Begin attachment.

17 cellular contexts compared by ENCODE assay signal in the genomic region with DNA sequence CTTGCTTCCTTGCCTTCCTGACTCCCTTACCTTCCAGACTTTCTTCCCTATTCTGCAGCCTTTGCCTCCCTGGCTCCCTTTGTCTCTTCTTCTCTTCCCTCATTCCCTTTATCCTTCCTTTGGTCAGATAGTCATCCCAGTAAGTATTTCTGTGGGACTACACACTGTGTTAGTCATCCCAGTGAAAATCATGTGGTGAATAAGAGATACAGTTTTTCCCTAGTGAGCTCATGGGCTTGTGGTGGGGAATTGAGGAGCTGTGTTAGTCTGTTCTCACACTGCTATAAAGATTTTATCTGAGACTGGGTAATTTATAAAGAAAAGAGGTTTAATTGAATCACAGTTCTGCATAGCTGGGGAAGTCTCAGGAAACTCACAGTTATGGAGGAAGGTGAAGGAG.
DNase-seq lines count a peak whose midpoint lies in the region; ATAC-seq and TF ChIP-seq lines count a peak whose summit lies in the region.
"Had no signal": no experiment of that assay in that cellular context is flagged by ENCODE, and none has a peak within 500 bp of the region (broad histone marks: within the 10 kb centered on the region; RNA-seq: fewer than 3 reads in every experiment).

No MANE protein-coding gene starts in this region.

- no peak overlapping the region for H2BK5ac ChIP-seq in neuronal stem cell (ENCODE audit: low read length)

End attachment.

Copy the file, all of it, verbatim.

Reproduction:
17 cellular contexts compared by ENCODE assay signal in the genomic region with DNA sequence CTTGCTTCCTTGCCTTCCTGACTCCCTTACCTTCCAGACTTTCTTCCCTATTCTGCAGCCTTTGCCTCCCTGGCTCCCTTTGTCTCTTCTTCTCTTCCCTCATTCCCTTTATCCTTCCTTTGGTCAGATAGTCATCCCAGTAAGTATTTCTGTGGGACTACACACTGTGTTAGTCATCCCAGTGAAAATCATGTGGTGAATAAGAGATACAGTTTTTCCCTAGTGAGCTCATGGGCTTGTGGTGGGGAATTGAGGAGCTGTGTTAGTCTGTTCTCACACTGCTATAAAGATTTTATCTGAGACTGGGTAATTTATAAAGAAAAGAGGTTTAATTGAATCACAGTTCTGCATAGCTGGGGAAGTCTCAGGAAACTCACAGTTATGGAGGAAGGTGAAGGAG.
DNase-seq lines count a peak whose midpoint lies in the region; ATAC-seq and TF ChIP-seq lines count a peak whose summit lies in the region.
"Had no signal": no experiment of that assay in that cellular context is flagged by ENCODE, and none has a peak within 500 bp of the region (broad histone marks: within the 10 kb centered on the region; RNA-seq: fewer than 3 reads in every experiment).

No MANE protein-coding gene starts in this region.

- no peak overlapping the region for H2BK5ac ChIP-seq in neuronal stem cell (ENCODE audit: low read length)